4. Data localization: The bill suggests that sensitive personal data must be stored in India, but can be processed outside, while for critical personal data it must be stored and processed in India. The bill also now requires steps to be followed for cross border transfer of data, which includes not only the consent of the data subject, but also approvals from the DPA, and government agencies. Multiple corporations work with business models that employ instantaneous cross border data transfers, with parent companies or others. Such a regulatory framework will require these organizations to reform their data processing mechanisms.
  5. Transition periods: The industry will have to make a massive expenditure of time and resources to rethink the way they procure and process data. This is combined with the legal expenditure they will have to bear to ensure compliance with the new norms. Therefore, there must be an adequate transition period for companies to accept and comply with the new law.

Ms. Chatterjee concluded her discussion noting the role that lawyers will have to play and the need for staying in loop with all the new developments that are coming in this law for the welfare of our clients. We must also be aware of the data operations and flows used by all our clients.

Bhagmishika Puhan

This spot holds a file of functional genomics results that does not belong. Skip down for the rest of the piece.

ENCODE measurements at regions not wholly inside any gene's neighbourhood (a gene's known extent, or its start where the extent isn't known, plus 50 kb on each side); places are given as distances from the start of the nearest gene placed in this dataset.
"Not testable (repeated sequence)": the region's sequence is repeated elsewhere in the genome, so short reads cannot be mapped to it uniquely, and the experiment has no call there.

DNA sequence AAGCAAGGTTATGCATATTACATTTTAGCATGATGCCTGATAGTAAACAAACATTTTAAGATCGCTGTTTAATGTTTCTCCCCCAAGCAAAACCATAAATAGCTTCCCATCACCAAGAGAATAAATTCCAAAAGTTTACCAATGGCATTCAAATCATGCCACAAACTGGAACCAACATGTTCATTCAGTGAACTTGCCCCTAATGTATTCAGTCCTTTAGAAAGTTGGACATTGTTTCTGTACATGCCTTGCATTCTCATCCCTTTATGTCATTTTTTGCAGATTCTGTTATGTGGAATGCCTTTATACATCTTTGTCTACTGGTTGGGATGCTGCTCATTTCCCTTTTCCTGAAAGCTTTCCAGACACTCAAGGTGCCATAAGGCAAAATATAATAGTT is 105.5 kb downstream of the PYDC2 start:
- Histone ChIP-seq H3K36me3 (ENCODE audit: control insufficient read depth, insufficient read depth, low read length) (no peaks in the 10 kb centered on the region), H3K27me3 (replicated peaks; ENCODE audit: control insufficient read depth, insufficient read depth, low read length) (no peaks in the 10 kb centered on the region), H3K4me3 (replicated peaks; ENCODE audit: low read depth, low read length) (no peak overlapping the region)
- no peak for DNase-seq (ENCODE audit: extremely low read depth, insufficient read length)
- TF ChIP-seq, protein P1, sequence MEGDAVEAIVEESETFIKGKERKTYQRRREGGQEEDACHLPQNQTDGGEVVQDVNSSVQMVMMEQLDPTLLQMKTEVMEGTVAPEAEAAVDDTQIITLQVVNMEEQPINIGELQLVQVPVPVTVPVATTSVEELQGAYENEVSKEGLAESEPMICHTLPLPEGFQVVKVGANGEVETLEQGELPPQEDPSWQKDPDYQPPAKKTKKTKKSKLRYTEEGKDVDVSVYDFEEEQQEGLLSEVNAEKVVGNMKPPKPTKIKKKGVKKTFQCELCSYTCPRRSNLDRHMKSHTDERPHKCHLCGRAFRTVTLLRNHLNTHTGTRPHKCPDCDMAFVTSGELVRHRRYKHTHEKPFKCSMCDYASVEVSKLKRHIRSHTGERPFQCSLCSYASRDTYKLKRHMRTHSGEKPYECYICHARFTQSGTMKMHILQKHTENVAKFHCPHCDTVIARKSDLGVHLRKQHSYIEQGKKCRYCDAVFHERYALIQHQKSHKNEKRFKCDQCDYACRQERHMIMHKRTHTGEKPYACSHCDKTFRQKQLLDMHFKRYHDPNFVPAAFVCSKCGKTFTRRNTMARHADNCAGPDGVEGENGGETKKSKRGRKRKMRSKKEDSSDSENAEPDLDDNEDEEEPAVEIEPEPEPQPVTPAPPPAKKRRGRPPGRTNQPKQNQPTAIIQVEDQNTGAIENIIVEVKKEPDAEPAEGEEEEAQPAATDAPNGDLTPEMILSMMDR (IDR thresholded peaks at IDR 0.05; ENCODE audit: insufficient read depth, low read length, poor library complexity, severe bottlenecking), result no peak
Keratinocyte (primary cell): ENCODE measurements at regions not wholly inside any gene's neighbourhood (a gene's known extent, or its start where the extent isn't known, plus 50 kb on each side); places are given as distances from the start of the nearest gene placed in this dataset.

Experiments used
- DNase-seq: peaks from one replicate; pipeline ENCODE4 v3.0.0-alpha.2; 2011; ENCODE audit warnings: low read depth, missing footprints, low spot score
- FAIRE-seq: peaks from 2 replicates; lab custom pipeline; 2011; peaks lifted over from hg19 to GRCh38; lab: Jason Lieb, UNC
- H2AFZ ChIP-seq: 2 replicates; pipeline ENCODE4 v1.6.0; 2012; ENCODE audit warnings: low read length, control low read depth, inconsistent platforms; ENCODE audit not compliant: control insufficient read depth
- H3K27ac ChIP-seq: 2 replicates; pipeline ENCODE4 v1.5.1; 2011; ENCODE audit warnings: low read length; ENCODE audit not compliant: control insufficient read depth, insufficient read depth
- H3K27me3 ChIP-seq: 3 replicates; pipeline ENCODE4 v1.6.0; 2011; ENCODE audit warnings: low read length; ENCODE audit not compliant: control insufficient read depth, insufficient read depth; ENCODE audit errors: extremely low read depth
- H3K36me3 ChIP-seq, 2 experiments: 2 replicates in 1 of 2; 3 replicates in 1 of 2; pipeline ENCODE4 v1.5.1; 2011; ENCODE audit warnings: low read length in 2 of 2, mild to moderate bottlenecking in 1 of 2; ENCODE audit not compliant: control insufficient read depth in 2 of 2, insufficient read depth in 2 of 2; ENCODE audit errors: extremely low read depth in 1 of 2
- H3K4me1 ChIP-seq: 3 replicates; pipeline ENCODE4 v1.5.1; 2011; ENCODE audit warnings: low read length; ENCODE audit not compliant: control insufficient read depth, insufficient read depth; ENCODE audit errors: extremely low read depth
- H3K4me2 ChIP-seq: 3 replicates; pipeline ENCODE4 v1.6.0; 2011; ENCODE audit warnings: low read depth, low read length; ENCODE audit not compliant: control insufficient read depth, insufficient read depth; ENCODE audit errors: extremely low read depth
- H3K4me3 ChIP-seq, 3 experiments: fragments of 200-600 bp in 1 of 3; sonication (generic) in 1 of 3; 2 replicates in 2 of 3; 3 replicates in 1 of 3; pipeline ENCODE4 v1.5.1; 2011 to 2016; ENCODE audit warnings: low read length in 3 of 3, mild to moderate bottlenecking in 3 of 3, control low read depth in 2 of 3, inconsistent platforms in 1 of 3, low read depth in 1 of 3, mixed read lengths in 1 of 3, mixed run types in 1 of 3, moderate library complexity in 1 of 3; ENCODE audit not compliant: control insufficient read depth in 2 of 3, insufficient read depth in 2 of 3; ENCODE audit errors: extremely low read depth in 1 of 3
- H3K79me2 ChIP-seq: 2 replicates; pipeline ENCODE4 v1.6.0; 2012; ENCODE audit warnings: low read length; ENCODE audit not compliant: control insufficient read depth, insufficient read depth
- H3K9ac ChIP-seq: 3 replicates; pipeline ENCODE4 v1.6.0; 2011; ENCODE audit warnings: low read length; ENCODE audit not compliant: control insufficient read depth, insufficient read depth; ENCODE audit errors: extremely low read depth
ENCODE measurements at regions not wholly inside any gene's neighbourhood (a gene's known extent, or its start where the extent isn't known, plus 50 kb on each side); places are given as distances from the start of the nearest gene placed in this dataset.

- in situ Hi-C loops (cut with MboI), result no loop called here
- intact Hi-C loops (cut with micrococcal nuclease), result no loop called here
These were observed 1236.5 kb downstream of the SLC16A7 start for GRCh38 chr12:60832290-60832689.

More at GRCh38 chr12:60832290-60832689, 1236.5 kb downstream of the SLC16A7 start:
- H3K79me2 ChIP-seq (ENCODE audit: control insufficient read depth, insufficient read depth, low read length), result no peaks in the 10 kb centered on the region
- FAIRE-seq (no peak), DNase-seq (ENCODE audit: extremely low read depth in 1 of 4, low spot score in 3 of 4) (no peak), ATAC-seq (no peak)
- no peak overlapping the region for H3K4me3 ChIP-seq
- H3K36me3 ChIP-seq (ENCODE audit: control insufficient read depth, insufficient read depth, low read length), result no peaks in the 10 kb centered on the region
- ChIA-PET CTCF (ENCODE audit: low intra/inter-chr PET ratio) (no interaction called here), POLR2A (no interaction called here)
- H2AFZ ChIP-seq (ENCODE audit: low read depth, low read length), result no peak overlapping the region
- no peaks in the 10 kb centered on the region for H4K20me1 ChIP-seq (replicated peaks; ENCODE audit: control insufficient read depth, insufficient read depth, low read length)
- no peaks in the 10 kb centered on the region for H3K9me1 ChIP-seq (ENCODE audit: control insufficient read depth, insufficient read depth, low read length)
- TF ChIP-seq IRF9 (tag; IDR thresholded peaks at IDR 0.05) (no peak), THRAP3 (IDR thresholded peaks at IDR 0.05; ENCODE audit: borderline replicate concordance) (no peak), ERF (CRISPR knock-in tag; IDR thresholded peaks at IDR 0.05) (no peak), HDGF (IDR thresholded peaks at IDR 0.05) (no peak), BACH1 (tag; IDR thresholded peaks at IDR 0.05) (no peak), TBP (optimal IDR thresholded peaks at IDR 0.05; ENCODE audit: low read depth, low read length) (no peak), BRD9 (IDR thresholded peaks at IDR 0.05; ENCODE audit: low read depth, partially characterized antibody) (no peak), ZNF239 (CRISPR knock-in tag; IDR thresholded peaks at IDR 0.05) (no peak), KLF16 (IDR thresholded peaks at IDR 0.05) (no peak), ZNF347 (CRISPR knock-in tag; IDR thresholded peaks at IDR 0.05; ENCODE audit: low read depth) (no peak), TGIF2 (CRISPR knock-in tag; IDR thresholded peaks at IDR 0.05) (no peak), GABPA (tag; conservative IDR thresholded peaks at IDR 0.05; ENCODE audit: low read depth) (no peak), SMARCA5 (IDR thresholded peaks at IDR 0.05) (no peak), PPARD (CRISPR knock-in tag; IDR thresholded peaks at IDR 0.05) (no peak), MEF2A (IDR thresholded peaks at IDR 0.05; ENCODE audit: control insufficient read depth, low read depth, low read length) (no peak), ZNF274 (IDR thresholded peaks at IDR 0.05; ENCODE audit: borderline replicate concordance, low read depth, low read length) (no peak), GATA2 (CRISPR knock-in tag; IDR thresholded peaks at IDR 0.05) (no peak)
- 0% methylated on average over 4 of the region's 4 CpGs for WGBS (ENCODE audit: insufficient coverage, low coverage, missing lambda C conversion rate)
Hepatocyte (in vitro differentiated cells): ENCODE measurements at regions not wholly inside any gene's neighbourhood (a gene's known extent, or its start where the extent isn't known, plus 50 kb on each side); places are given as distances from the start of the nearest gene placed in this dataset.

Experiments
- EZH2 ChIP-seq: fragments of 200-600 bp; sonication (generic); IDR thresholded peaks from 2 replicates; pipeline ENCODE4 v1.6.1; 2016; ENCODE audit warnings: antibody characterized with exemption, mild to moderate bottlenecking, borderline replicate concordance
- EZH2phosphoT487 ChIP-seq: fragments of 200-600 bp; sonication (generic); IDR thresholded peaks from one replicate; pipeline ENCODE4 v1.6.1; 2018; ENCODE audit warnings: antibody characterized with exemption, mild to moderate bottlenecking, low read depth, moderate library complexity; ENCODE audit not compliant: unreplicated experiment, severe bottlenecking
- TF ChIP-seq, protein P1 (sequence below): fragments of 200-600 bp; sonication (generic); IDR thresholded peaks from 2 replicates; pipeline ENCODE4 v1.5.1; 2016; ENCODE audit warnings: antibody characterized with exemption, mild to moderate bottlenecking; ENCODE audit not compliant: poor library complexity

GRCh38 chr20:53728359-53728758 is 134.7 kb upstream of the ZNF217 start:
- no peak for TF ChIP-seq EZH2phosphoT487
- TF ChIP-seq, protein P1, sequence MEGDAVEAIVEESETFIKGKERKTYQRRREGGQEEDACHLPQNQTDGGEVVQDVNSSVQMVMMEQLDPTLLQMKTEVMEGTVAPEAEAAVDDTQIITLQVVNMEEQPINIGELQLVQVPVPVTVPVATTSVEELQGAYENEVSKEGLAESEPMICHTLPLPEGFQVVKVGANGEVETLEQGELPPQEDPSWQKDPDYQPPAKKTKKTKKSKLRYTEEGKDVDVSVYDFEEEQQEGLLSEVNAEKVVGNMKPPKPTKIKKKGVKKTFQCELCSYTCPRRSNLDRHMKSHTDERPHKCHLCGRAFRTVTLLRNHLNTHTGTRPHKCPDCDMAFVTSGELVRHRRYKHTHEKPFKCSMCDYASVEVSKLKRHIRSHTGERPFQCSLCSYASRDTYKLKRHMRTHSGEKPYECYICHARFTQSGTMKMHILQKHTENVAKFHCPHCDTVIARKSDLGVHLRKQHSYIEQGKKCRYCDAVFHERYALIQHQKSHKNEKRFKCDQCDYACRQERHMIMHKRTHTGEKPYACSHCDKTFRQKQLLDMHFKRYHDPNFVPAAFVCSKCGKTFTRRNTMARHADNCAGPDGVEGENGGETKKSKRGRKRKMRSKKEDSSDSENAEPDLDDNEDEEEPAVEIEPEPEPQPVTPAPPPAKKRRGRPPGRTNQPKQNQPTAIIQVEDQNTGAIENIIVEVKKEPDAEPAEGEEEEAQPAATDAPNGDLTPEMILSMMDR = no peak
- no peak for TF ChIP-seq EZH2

Bhagmishika Puhan is an Associate Partner at TMT Law Practice. She worked as an inhouse counsel at WIPRO and worked with the GDPR implementation team. Ms. Puhan focused her discussion on the few aspects that dealt with the implementation of the law. First, the Rechristening of data controllers as data fiduciaries: The Electronic Health Record Standards released by the Ministry of Health in 2013 saw data principles as the owners of the data. The new bill, however, sees the data fiduciary as the one obligated to see that the data is accurate. This increases a chance of users being denied access to various platforms, as data fiduciaries will be more cautious about the accuracy of the data they are being provided with. In the GDPR there was much more legroom given to the custodians of such data. There must be some provision in the impugned bill to put some liability on the data subject also, rather than imposing all of it on the data fiduciary. Second, the level of awareness here cannot be compared to that in European Union: While the new law brings in multiple classification and definitions for data; the ground reality remains that citizens are more or less unaware about the difference between directly identifiable sets of data, and data that can be used without directly tying them to a person's identity. There is a need for consumers to be aware about their rights and also for companies to be very careful in classifying the information coming their way. Finally, she also emphasized on the need to comply with multiple steps before doing a cross border data sharing for large business conglomerates as being extremely time consuming and might result in lapses of services during transition periods.